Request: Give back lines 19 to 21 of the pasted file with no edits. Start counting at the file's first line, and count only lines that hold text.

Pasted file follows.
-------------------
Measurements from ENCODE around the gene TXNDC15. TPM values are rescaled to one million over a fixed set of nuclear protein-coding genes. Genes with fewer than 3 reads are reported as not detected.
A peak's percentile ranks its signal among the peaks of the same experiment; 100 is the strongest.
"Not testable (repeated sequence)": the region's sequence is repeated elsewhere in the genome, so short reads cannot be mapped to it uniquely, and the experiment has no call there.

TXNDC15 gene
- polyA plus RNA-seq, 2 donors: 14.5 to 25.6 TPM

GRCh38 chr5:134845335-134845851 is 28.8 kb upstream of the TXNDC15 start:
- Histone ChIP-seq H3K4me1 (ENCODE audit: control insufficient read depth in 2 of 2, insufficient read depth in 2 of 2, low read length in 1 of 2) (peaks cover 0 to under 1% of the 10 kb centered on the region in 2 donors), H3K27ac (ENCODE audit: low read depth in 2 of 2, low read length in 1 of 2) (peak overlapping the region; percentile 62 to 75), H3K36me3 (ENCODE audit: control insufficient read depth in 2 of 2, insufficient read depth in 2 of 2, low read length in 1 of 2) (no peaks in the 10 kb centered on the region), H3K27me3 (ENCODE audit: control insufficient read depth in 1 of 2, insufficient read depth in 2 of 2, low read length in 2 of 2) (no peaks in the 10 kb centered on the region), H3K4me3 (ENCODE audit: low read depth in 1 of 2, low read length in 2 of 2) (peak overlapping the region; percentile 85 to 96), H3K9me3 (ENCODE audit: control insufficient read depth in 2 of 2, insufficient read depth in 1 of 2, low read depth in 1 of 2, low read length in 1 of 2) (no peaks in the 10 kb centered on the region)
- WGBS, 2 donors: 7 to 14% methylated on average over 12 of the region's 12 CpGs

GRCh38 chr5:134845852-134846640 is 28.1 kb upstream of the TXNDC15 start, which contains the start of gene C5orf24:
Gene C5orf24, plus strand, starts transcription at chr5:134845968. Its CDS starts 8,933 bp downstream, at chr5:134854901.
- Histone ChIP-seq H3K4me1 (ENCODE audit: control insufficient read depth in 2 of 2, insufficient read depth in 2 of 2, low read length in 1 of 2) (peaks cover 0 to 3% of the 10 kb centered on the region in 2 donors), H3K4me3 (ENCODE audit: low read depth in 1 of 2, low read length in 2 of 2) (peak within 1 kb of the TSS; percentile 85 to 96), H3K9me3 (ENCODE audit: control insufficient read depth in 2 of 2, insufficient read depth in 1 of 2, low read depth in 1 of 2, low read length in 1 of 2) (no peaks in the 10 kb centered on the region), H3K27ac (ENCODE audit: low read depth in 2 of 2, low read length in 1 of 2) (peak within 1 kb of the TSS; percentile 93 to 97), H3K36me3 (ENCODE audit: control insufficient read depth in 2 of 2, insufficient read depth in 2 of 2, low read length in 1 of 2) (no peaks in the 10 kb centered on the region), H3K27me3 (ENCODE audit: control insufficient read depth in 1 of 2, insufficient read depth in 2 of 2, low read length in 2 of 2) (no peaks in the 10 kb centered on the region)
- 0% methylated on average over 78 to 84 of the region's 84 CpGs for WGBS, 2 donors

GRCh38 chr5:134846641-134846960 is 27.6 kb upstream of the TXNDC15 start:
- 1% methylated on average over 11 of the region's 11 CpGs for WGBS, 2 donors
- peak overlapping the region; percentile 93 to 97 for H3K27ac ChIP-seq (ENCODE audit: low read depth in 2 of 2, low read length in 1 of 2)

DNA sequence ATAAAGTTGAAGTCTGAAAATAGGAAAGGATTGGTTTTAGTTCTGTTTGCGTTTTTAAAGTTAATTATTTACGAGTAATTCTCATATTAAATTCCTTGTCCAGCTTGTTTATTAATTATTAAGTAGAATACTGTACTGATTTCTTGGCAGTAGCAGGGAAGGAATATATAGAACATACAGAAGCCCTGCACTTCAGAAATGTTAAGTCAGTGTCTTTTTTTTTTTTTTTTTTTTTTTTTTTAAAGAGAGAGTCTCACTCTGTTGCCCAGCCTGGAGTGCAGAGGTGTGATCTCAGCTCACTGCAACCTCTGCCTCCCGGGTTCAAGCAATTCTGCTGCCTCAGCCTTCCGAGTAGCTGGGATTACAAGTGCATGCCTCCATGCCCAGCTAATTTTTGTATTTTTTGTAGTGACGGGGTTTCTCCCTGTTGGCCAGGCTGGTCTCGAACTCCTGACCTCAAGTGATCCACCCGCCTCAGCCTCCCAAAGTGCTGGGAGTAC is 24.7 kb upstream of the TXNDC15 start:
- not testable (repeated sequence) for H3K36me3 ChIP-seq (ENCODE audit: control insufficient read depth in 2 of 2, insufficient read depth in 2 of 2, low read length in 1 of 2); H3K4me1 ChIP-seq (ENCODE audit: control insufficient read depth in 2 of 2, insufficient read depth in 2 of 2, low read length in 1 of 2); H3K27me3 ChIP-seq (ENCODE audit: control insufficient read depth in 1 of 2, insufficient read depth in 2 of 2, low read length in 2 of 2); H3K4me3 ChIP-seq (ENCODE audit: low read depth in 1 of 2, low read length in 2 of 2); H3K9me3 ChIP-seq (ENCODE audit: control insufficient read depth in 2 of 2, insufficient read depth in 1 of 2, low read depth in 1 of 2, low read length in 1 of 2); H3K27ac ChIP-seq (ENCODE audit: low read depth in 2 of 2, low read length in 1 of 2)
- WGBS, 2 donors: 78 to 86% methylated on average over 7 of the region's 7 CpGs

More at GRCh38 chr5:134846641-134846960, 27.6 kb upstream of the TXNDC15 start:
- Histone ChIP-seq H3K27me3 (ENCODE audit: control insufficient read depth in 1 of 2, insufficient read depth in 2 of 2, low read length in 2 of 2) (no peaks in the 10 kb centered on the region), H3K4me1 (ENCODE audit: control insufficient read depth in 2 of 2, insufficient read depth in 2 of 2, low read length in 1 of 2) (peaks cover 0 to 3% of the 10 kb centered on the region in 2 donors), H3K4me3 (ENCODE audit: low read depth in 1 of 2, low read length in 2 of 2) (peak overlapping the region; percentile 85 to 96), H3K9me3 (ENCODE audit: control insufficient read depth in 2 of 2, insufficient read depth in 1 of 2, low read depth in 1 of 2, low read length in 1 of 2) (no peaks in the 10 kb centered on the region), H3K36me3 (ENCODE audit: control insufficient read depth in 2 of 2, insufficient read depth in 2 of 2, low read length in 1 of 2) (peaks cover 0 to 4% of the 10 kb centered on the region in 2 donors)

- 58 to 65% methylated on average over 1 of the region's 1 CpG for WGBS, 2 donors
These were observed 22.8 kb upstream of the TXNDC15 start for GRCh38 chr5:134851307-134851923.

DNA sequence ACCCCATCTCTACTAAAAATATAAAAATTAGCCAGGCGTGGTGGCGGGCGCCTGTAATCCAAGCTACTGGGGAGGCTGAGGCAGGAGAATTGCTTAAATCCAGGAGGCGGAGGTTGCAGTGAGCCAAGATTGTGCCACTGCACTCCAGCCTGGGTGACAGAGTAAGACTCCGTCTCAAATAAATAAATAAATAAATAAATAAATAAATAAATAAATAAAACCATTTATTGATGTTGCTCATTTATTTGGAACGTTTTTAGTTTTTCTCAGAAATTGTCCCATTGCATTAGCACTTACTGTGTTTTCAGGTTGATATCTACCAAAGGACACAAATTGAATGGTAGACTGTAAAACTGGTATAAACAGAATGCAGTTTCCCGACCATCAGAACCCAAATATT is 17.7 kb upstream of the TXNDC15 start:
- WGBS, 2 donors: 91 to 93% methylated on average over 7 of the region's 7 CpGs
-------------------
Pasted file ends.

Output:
More at GRCh38 chr5:134846641-134846960, 27.6 kb upstream of the TXNDC15 start:
- Histone ChIP-seq H3K27me3 (ENCODE audit: control insufficient read depth in 1 of 2, insufficient read depth in 2 of 2, low read length in 2 of 2) (no peaks in the 10 kb centered on the region), H3K4me1 (ENCODE audit: control insufficient read depth in 2 of 2, insufficient read depth in 2 of 2, low read length in 1 of 2) (peaks cover 0 to 3% of the 10 kb centered on the region in 2 donors), H3K4me3 (ENCODE audit: low read depth in 1 of 2, low read length in 2 of 2) (peak overlapping the region; percentile 85 to 96), H3K9me3 (ENCODE audit: control insufficient read depth in 2 of 2, insufficient read depth in 1 of 2, low read depth in 1 of 2, low read length in 1 of 2) (no peaks in the 10 kb centered on the region), H3K36me3 (ENCODE audit: control insufficient read depth in 2 of 2, insufficient read depth in 2 of 2, low read length in 1 of 2) (peaks cover 0 to 4% of the 10 kb centered on the region in 2 donors)

- 58 to 65% methylated on average over 1 of the region's 1 CpG for WGBS, 2 donors